The Forer Effect
The Forer effect is a term used to describe the tendency of people to interpret general statements as being accurate for them personally, even when they are not. Specifically, when people are given a random personality assessment and told it has been written for them personally, they will tend to rate it as highly accurate.
The term is named after American psychologist Bertram R. Forer (1914-2000), who conducted an experiment in 1948. Forer gave a personality test to a group of students, then asked them to rate the test results for accuracy (i.e. how well the test results described their unique personality). Students rated their results on average at 85.2% accurate. What the students didn't know was that they had all been given fake results—each had been given the same personality assessment, which was as follows:
You have a need for other people to like and admire you, and yet you tend to be critical of yourself. While you have some personality weaknesses you are generally able to compensate for them. You have considerable unused capacity that you have not turned to your advantage. Disciplined and self-controlled on the outside, you tend to be worrisome and insecure on the inside. At times you have serious doubts as to whether you have made the right decision or done the right thing. You prefer a certain amount of change and variety and become dissatisfied when hemmed in by restrictions and limitations. You also pride yourself as an independent thinker; and do not accept others' statements without satisfactory proof. But you have found it unwise to be too frank in revealing yourself to others. At times you are extroverted, affable, and sociable, while at other times you are introverted, wary, and reserved. Some of your aspirations tend to be rather unrealistic.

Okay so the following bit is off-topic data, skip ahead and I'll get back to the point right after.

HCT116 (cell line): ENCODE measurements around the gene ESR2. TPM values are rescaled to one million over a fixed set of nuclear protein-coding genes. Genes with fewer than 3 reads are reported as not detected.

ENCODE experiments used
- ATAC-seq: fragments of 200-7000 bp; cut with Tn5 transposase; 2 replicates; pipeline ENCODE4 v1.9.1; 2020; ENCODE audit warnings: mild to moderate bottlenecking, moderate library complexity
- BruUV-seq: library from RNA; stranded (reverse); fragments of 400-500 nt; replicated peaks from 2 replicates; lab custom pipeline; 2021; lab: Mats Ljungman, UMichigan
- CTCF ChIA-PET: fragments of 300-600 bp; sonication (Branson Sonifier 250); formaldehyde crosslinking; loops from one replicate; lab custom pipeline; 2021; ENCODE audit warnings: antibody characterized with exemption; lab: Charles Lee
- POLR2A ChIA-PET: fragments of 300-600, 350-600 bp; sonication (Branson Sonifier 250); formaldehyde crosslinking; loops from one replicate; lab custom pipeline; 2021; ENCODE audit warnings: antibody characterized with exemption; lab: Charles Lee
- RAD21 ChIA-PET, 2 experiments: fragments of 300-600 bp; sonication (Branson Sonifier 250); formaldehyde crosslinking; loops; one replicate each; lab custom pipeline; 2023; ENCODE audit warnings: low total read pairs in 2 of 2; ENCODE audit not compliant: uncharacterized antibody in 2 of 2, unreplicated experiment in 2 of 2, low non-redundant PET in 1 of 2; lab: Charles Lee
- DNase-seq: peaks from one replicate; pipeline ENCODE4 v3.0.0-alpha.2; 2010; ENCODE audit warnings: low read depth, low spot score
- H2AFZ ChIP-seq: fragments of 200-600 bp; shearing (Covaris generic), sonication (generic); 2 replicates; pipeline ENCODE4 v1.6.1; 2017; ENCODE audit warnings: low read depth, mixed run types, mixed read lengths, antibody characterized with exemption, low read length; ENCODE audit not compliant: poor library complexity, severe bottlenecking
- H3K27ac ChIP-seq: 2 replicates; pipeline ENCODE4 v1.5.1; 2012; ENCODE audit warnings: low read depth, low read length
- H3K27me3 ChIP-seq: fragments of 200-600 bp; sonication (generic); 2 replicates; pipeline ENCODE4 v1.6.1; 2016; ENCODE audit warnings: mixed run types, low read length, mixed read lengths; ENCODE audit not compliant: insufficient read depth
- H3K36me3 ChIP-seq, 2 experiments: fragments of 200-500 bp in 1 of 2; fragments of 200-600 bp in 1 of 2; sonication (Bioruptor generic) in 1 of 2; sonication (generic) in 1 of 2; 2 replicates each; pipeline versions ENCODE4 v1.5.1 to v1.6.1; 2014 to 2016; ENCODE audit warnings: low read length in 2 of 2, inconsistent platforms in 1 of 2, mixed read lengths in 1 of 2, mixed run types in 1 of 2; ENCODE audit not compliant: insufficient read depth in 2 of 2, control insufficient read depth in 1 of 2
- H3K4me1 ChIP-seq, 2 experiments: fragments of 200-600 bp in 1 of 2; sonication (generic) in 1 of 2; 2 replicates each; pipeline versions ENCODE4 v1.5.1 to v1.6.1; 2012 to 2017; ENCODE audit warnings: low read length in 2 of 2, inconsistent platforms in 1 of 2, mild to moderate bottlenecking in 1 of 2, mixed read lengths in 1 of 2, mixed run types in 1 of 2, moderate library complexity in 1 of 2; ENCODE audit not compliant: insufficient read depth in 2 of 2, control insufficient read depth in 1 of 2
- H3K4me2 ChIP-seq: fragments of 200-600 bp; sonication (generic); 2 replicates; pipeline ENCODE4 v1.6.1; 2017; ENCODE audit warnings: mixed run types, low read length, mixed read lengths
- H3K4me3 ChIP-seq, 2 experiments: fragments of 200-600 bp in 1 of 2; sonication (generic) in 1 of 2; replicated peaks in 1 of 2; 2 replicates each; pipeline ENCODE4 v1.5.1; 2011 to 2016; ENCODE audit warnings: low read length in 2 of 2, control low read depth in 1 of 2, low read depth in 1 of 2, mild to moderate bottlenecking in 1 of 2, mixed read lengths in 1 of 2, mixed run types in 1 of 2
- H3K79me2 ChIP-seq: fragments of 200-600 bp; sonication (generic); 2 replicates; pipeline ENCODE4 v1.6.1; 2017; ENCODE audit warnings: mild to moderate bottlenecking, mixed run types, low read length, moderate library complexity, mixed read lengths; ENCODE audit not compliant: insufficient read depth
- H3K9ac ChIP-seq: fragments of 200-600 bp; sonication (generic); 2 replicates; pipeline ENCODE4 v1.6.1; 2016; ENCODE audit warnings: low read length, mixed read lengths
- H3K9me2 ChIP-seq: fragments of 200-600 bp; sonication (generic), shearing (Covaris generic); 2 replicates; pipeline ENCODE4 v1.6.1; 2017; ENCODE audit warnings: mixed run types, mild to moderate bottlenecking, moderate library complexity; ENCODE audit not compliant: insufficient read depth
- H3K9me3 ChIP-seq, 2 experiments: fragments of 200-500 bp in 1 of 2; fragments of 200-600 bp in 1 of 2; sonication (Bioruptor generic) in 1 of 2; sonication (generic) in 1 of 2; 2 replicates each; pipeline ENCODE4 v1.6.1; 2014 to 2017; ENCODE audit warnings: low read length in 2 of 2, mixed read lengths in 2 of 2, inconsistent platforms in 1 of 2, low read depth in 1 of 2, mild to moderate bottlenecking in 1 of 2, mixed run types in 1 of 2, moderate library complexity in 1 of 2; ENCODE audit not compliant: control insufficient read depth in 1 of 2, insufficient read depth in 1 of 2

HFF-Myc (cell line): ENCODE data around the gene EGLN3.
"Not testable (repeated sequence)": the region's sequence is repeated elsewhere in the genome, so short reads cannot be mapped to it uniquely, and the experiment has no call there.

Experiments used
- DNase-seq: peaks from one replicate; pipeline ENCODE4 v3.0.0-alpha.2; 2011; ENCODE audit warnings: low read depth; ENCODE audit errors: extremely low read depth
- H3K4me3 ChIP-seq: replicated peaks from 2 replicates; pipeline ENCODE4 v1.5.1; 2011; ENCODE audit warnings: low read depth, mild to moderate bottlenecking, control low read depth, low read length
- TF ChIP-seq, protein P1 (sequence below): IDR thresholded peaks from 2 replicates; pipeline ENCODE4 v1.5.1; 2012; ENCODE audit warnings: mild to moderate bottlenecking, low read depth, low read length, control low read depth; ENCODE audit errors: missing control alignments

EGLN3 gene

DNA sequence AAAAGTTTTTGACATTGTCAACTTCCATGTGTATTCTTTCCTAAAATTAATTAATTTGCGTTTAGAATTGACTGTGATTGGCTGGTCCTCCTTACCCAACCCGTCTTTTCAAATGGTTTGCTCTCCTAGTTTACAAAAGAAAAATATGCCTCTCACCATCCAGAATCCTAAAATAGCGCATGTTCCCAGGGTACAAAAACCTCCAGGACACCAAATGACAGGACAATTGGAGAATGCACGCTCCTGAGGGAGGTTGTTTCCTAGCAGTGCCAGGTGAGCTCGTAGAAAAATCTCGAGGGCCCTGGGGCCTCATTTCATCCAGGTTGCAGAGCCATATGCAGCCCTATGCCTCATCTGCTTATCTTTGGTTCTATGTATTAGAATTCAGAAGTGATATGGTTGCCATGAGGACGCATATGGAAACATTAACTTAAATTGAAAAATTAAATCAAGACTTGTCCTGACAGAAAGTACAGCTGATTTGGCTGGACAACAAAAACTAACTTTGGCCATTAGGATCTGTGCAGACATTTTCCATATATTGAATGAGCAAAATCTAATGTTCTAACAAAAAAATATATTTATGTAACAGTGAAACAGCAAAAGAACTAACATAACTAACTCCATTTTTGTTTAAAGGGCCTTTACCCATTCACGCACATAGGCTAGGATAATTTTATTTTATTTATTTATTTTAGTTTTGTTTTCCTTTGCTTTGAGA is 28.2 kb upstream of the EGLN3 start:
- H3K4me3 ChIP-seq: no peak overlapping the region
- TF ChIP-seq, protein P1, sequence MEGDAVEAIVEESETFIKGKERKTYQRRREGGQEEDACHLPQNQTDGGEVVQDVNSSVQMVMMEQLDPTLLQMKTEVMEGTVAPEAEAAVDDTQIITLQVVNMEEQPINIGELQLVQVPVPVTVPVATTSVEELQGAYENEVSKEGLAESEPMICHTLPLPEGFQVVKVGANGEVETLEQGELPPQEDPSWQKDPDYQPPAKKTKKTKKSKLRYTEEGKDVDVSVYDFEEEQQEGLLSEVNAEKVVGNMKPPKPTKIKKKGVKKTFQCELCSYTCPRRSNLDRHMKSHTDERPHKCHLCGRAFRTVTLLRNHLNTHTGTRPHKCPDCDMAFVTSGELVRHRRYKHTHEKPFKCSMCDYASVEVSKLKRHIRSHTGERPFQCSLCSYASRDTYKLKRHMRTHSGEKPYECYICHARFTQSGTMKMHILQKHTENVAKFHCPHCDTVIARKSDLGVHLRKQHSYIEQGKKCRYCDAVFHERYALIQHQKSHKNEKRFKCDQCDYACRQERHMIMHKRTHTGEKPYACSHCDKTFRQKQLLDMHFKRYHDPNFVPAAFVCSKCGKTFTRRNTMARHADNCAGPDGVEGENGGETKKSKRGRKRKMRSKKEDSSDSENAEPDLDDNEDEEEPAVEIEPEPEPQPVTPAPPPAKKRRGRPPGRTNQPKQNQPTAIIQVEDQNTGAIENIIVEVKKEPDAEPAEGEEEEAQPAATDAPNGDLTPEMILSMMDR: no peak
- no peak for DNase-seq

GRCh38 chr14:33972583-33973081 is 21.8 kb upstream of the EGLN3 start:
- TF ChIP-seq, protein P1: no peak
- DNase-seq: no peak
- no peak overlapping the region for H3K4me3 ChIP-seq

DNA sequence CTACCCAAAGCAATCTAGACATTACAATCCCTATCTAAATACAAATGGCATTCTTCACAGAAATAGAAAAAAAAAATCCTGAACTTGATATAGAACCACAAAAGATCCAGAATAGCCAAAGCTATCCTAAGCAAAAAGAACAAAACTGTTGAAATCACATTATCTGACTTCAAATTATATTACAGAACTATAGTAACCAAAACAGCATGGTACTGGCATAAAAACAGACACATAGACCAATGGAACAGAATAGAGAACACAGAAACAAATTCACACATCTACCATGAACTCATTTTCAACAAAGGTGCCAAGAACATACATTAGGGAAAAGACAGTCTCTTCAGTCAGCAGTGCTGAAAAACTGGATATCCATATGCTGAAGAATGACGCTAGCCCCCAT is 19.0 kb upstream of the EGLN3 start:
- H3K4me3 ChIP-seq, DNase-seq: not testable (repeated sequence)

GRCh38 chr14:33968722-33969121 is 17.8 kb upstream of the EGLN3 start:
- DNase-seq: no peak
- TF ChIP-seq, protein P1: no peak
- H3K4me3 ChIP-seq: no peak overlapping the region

This assessment was created by combining snippets of horoscope readings. It demonstrates how easily people can be led to believe that their personality is being accurately assessed when it clearly is not. This is relevant when studying the work of practitioners who use personality assessment as part of their trade.
For example, astrology is based largely on personality assessment. People believe it works because they believe the assessments offered by astrology are reasonably accurate. However another well-known experiment showed otherwise: In 1979 French statistician Michel Gauquelin asked 150 people to rate a horoscope reading for how accurately it described their character. 94% rated the horoscope as accurate. The horoscope readings were fake—all 150 people had been given the horoscope of a serial killer named Marcel Petiot.
The Forer effect is also known as personal validation fallacy or the Barnum effect (after the P. T. Barnum quote "we've got something for everyone").